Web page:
Monday, 13 November 2017
Why an Imperial Family Ban on Wearing Glasses
As the wife of Emperor Paul, Maria Feodorovna demanded that all follow the strict rules of court etiquette. Although short-sighted, she believed that wearing eyeglasses in public lowered the dignity of the imperial appearance. During the funeral of her son Alexander I in March 1826, she wrote that with her ‘very weak eyesight and not wanting to use a lorgnette, could not observe the expressions in the faces’.
Alexander I was also short-sighted. His vision was so weak that he kept a lorgnette hidden in the right sleeve, tied to its button.
Photograph and Painting (below) of Alexander I’s lorgnette and in his uniform
Nicholas I did not inherit the bad eyesight of his parents. From November 1852, there were yearly payments to opticians indicating deterioration due to age. Empress Alexandra had problems with her eyes since 1824. Nicholas wrote in his dairy that ‘Dr. Ruhl gave her drops’. In September while in Berlin he bought ‘two lorgnettes for six thalers’. After her death, her glasses with a gold frame in an enamel case were given to her daughter Maria.
Their second son Grand Duke Konstantin was the first of the imperial family to wear a pince-nez [glasses held in place by a clip on the nose] and eyeglasses in public in the 1860s.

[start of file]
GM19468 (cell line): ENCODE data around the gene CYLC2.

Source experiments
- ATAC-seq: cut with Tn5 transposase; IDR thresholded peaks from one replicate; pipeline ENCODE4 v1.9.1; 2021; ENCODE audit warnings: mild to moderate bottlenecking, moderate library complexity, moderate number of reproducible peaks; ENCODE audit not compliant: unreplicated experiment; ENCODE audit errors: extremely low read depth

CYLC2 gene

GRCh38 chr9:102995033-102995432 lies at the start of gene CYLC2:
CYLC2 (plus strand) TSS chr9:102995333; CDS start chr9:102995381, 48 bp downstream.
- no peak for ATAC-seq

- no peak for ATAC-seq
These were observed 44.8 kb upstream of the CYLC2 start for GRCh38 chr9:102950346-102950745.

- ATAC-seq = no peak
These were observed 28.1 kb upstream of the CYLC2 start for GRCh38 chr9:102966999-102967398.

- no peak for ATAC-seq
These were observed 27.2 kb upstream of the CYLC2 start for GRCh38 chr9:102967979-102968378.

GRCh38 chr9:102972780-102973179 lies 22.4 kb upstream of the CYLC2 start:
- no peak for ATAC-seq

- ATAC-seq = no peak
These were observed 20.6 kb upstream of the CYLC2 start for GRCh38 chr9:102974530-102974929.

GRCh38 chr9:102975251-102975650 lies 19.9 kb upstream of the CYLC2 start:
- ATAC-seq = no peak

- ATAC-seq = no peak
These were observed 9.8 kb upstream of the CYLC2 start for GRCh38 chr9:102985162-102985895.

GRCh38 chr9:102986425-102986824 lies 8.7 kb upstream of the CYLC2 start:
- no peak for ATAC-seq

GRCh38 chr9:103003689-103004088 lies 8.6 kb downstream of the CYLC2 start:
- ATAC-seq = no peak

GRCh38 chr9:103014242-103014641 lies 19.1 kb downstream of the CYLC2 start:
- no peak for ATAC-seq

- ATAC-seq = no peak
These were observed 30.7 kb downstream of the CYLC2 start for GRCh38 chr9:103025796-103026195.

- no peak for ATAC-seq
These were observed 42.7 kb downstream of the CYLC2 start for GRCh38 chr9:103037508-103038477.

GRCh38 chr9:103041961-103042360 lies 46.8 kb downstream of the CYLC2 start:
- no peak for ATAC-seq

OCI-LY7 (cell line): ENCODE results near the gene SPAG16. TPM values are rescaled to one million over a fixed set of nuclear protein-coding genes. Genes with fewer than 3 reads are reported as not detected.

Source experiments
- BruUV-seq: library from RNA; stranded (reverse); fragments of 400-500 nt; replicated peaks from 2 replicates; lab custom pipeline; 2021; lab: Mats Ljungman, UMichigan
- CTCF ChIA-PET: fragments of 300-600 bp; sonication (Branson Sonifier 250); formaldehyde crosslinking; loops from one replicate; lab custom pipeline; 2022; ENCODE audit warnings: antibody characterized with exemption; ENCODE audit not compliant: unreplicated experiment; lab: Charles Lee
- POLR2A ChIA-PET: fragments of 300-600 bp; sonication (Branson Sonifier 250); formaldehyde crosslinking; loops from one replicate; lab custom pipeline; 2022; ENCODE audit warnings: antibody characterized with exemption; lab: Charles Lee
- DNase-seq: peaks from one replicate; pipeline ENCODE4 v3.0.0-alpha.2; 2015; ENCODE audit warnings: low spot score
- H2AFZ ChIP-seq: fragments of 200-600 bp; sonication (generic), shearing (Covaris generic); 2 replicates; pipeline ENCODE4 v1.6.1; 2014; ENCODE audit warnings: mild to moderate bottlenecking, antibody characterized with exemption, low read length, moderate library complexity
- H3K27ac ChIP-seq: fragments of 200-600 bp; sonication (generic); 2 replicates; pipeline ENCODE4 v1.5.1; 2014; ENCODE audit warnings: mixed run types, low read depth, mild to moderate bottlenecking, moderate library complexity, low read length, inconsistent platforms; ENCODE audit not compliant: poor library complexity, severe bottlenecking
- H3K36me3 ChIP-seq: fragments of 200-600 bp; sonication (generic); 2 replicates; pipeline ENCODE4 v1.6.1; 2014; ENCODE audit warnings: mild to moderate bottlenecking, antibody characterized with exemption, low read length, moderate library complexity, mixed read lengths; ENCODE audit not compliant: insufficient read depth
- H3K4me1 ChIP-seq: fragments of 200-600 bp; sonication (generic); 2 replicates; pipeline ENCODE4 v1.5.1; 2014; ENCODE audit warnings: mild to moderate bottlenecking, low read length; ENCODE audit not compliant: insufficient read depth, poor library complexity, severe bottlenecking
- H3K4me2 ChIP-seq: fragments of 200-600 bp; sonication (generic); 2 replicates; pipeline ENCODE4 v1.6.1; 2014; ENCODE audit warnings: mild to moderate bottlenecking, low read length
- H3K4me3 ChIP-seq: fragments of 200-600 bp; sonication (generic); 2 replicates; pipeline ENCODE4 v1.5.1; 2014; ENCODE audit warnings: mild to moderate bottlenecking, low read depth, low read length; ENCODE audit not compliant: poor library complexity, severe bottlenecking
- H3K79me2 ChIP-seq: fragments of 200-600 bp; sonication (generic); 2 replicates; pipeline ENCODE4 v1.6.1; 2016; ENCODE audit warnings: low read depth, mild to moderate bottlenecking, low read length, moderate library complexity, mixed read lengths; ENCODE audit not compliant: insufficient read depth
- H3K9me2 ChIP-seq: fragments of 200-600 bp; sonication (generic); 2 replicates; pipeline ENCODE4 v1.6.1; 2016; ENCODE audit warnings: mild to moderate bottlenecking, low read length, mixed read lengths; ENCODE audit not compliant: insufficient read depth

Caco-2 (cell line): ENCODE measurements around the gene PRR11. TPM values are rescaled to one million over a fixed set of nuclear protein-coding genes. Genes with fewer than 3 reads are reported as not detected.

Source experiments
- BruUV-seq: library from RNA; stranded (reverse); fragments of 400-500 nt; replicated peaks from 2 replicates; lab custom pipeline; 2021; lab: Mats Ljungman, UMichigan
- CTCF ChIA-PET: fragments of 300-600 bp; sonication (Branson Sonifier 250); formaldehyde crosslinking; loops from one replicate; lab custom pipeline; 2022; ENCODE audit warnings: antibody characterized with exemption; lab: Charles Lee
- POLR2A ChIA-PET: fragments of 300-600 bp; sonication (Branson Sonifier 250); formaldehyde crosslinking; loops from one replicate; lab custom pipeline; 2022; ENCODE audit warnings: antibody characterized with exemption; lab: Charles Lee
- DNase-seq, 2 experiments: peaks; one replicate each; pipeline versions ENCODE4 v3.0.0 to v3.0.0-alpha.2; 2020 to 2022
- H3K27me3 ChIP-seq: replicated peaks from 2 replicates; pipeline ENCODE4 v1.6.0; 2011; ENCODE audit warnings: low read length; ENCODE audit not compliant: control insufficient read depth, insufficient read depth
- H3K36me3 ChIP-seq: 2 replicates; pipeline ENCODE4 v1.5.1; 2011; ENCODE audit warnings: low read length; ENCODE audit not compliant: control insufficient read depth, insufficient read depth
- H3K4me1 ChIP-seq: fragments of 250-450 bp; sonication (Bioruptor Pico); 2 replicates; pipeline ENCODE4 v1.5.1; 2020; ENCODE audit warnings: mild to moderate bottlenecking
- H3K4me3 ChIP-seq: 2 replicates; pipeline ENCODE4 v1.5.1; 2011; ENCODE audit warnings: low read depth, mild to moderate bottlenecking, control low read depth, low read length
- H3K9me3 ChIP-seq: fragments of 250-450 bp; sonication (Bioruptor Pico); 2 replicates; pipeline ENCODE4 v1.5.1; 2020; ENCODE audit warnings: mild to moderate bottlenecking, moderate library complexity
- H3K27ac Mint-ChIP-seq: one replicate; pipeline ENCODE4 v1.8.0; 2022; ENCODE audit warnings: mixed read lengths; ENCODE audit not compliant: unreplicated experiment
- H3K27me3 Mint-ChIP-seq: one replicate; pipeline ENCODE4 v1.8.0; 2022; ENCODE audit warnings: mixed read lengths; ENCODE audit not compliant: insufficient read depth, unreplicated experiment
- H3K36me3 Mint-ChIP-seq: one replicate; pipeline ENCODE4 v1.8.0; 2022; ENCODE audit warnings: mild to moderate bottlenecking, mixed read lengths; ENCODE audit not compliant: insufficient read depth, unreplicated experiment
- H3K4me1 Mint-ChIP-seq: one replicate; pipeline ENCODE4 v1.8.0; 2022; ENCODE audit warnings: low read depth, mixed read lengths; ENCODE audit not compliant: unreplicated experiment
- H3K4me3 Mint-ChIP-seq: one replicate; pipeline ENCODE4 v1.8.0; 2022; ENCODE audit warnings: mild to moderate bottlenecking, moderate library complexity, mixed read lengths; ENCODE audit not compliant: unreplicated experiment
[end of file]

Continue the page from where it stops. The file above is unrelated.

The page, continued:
Photographs (below) of Grand Duke Konstantin wearing a pince-nez and glasses while playing the cello
In later years, Alexander II wore glasses. With the death of Alexander III at the young age of 49 and Nicholas II at 50, their eyesight had not deteriorated. After the birth of Tatiana in 1897, Empress Alexandra was prescribed glasses. Her ophthalmologist also treated six year old Olga in early 1902, visiting the Winter Palace seventeen times.
Since glasses were banned and sunglasses had yet to be invented, ladies would use umbrellas to protect the eyes from spring to fall. The winter months had been solved by Madame Vigée Lebrun, the French artist. In Naples she had been ‘almost struck blind with the sun reflecting off the lustrous white houses’ while driving along the road facing the sea. To save her eyes, she ‘put on a green veil’ which she ‘had never seen anyone else do since only black and white veils were worn’. Arriving in Saint Petersburg in 1795, she ‘also found great comfort in my green veil where the snow was so dazzling that it might have killed my eyesight’. As in Italy, the ladies imitated her and green veils came into fashion.
Photograph (below) of Empress Alexandra and her sister Princess Irene of Prussia in the Alexander Park with the veils on their hats for ease to pull down to cover the eyes